King Abdullah of Saudi Arabia has died aged 90 after a short illness, state television announced late on Thursday. He has been succeeded by Crown Prince Salman, his half-brother.
The news came after the king was admitted to hospital on 31 December suffering from pneumonia. His condition was said to have improved a few days later.
Rumours of the king’s death circulated on social media before Saudi TV began broadcasting Qur’anic verses – often a harbinger of bad news – and the announcement was made. He is to be buried on Friday afternoon.
Beyond confirmation that Salman has ascended the throne lie troubling questions about the succession, the stability of an unreformed absolute monarchy and the prospects for its younger generation of royals at a time of turmoil in the region – including the destabilising crisis in Yemen.
Abdullah bin Abdulaziz – the king since 2005 and effectively in charge since his brother Fahd’s stroke in 1995 – accepted limited change after 2011 in response to the events of the Arab spring. Yet Saudi women are still unable to drive, citizens are unable to vote except in municipal elections and public beheading by sword remains a standard feature of the judicial system. Political parties are banned.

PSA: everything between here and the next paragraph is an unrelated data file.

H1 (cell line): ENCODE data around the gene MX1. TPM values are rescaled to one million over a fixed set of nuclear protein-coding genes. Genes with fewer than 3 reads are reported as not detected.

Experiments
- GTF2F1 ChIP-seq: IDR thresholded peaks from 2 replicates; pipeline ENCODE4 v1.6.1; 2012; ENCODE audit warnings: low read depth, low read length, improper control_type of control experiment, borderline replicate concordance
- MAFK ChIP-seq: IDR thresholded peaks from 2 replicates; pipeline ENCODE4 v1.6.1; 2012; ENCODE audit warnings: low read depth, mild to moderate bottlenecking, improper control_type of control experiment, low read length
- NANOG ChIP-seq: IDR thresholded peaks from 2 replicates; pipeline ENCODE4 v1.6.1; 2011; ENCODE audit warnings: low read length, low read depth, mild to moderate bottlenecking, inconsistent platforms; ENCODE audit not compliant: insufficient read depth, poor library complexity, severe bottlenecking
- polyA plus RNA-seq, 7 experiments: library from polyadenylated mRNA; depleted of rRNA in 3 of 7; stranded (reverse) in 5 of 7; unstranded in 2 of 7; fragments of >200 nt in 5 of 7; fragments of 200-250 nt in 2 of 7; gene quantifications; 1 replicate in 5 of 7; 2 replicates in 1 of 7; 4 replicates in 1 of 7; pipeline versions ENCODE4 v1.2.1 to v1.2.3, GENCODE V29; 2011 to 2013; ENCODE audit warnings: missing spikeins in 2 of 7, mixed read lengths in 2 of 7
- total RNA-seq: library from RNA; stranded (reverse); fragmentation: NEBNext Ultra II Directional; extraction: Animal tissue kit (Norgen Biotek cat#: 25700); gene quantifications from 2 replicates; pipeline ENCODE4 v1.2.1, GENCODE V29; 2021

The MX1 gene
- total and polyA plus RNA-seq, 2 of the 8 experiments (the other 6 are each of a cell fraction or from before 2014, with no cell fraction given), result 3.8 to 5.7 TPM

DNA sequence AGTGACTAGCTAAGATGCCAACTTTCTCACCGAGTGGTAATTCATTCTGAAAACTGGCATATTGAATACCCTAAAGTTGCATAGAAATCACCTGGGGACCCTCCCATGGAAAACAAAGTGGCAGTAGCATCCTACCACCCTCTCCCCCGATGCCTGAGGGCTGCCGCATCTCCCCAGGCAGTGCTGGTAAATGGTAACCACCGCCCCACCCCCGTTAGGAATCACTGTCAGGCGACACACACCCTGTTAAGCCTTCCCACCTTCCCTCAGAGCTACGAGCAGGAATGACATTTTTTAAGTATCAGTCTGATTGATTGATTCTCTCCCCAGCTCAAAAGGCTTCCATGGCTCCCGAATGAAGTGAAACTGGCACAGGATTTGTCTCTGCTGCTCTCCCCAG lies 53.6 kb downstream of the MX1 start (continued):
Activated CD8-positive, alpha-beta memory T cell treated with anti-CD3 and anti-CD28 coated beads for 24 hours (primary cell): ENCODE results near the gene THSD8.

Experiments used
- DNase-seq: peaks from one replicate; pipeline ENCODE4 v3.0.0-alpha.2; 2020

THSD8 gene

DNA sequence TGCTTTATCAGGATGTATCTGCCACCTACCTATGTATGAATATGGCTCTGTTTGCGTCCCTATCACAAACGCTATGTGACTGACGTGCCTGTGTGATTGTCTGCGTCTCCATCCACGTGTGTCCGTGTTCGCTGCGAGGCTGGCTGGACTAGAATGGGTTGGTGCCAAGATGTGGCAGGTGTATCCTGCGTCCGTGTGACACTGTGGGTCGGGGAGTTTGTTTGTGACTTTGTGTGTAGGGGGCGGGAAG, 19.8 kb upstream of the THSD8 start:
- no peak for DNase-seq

Salman is widely believed to be unwell, with speculation he is suffering from dementia or Parkinson’s disease, though Saudis deny that. He is 79, so there is bound to be uncertainty about his rule. Stability and continuity are likely to be his guiding principles, especially at a time of alarm over the rise of Isis in Iraq and Syria, turmoil in neighbouring Yemen, the kingdom’s rivalry with Iran and controversy over its resisting calls for Opec production cuts as the price of oil has plummeted.
In recent months, Salman has begun to play a more active role and has represented the country at important meetings abroad, including a high-octane Gulf summit. He also serves as deputy prime minister and defence minister.